Wednesday, October 03, 2012

Khan Academy and the Revolution in Online Free Choice Learning

Last week, I became completely intoxicated with the online videos of Vi Hart, self-described mathemusician. Her nerdy, entertaining videos about math evoke the power of free choice learning while poking gentle fun at the drudgery of how math is often taught in school. She's brilliant and funny and pushes people to get excited about higher math and the big ideas behind it. She would be the best science center educator ever.

But Vi doesn't work in a science museum. She was a free agent for a long time, until the beginning of 2012, when she joined the teaching staff of Khan Academy.

Khan Academy, the free, nonprofit online source for educational instructional videos, is a young powerhouse in the online learning space. Its multilingual videos have reached almost 200 million viewers since it launched in 2006. Its funding has skyrocketed as major foundations and technology companies have made multi-million dollar grants and investments in its growth. Founder Salman Khan started by sharing his own videos with a math and science focus, and in the last year, he has added new "faculty" including Vi Hart as well as Drs. Beth Harris and Steven Zucker, who are well known in museums for their excellent Smarthistory website and podcasts.

Khan Academy is interesting in itself as an online learning space. But the participation of partners like Vi, Beth, and Steven puts it in a new category for me. Salman Khan's videos give people access to good instructional content on standard (and often confusing or poorly taught) educational topics. How to solve a quadratic equation. How to titrate an acid. Test prep for the SAT. This is all fine, but it exists very much in the K12 and college framework.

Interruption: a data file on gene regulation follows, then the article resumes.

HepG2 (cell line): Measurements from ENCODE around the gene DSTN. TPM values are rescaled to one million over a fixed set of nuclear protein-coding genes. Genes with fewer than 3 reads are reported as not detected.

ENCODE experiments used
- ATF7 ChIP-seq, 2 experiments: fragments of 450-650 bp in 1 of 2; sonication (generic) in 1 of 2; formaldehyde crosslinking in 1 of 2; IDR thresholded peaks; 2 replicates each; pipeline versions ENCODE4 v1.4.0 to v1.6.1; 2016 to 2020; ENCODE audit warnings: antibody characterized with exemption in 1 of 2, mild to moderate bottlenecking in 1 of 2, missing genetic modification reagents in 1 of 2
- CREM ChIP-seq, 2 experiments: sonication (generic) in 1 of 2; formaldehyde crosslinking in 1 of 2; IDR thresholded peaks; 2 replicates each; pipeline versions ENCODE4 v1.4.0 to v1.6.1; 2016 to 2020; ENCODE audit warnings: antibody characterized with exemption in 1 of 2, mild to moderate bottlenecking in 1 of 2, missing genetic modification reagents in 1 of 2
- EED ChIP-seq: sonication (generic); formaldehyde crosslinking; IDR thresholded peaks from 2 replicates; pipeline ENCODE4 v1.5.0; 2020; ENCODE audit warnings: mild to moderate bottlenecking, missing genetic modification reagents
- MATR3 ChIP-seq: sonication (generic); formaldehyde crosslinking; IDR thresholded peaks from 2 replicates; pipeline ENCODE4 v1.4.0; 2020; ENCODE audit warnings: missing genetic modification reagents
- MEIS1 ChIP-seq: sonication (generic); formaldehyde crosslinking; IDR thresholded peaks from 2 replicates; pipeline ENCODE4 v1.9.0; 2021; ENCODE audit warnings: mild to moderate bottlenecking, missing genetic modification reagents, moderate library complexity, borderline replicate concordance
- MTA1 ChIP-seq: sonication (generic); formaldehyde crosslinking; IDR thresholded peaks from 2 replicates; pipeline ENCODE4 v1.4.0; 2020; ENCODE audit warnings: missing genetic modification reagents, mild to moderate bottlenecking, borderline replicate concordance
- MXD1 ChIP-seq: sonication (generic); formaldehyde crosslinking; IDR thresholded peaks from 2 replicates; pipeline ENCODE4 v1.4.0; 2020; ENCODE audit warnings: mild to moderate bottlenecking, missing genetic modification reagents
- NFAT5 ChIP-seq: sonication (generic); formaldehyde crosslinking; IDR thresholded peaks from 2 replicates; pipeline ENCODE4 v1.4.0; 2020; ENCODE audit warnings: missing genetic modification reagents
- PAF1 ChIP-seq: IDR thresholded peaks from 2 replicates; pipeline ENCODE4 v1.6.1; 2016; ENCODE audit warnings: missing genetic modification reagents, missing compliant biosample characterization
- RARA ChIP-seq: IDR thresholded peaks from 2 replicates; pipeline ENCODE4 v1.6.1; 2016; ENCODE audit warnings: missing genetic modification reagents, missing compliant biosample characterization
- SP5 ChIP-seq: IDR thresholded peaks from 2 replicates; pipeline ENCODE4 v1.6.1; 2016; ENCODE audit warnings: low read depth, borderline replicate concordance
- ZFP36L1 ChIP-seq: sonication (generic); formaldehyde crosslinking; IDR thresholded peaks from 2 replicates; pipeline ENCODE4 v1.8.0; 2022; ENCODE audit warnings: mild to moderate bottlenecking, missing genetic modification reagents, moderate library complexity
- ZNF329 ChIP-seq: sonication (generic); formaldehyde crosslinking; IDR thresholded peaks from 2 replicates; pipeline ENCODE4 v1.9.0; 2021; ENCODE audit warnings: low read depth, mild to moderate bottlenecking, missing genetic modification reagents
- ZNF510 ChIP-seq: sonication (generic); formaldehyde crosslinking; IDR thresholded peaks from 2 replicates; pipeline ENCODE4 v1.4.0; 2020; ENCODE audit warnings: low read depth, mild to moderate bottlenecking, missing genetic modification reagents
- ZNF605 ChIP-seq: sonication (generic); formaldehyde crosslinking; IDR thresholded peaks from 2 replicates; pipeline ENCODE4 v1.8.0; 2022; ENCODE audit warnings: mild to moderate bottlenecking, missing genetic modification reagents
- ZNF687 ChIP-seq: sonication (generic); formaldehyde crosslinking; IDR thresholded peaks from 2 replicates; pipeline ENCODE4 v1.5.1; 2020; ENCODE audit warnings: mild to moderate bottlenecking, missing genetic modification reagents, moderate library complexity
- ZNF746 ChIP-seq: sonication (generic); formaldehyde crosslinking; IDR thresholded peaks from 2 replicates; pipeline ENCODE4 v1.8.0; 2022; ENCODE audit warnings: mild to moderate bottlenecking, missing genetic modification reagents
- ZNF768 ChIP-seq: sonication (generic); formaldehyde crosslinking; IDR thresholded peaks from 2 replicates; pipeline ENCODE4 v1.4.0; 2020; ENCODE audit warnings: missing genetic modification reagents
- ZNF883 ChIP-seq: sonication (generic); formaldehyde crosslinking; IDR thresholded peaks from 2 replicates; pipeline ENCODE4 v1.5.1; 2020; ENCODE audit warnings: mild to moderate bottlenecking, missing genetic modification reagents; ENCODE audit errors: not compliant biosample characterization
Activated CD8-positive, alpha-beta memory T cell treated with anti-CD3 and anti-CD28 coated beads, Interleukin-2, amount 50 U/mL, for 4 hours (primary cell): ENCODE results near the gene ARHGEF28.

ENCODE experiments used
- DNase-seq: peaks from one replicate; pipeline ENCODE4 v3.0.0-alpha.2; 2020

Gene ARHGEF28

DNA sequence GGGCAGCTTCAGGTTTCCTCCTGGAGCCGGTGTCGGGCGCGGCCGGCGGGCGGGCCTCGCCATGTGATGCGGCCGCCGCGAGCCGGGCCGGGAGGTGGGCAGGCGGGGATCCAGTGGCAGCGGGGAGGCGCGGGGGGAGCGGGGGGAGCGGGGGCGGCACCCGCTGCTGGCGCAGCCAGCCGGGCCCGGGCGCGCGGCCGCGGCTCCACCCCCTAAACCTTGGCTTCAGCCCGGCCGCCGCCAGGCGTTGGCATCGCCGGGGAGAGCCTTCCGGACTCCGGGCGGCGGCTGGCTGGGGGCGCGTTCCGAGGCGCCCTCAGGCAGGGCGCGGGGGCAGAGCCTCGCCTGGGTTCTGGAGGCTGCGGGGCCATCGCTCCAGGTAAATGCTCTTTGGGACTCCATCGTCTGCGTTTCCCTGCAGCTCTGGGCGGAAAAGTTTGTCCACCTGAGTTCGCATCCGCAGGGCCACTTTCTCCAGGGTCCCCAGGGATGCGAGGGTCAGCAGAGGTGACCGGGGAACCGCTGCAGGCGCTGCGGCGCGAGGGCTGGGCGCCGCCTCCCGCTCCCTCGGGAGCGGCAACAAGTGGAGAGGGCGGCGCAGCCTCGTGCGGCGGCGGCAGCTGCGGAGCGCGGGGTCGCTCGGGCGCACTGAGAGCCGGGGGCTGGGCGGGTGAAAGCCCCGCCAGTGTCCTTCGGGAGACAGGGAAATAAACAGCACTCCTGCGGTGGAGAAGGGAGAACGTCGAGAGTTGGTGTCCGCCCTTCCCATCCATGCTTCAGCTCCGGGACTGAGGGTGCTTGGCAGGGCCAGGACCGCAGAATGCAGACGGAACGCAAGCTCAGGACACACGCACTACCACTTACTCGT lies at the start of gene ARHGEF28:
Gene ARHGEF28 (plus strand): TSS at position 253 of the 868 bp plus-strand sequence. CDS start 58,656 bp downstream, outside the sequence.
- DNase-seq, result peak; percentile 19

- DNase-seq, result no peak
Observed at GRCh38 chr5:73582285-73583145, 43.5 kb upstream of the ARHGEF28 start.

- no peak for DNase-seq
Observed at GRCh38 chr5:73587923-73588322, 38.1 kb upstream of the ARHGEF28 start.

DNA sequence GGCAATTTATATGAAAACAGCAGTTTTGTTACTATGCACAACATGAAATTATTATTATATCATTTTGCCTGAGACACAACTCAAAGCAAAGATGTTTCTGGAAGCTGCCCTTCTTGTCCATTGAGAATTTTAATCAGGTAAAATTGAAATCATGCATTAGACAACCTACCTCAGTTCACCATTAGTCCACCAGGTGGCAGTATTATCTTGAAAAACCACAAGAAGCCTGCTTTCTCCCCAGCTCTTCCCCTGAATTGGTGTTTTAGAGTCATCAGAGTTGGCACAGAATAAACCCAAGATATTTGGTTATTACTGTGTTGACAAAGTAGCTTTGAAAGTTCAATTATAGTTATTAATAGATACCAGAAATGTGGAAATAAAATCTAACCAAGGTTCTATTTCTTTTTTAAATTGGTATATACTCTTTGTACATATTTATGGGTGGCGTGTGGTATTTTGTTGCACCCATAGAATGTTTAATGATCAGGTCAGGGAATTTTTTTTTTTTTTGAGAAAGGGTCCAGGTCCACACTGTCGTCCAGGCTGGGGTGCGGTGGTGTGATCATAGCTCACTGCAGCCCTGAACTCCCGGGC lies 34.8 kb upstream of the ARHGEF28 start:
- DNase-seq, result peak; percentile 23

Vi Hart's videos, on the other hand, are idiosyncratic, explorative, and a bit subversive. Beth Harris and Steven Zucker's content about art history is social and dialogue-based in format. These instructors aren't teaching you the equivalent of a high school course in math or art history. They are connecting you with knowledge and inspiration in more creative ways... the way the best museums do. It's no coincidence that Beth Harris' last job was as Director of Digital Learning at MoMA.

Does this mean Khan Academy is competitive with museums? Maybe. More importantly, it means that we should be looking to their model to push ourselves in how we think about delivering the most engaging, powerful content possible. We often talk about museums as leaders in providing substantive, essential alternatives to formal schooling. But museums are rarely seen as pursuing this promise in the innovative, aggressive, and highly publicized way that Khan Academy is.

I asked Beth Harris and Steven Zucker about their experience working at Khan Academy after years in academia and museums. When I asked them what's in it for Smarthistory to be a part of Khan Academy, they highlighted the extent to which Khan Academy represents a revolution in education and high quality online learning experiences. Here are some of the comments on the "why" behind their involvement:
[Khan Academy has] a hugely generous vision and commitment to rethinking education—our mission is “a world-class education, for anyone, anywhere”—not to mention brilliant programmers and staff. This is an epic moment in the history of education, who wouldn’t want to be part of it? We are finally leaving behind the 18th century model of education where groups of students are expected to learn at a standard pace. Every day we read about ways that teaching, learning and accreditation are being unbundled. New institutions and new, more personal modes of teaching and learning are being investigated. And we will soon know much more about learning, thanks to analytics, than we ever have before. 
They commented on the power of the learning community around the online videos (for example, check out this conversation about Leonardo's Last Supper):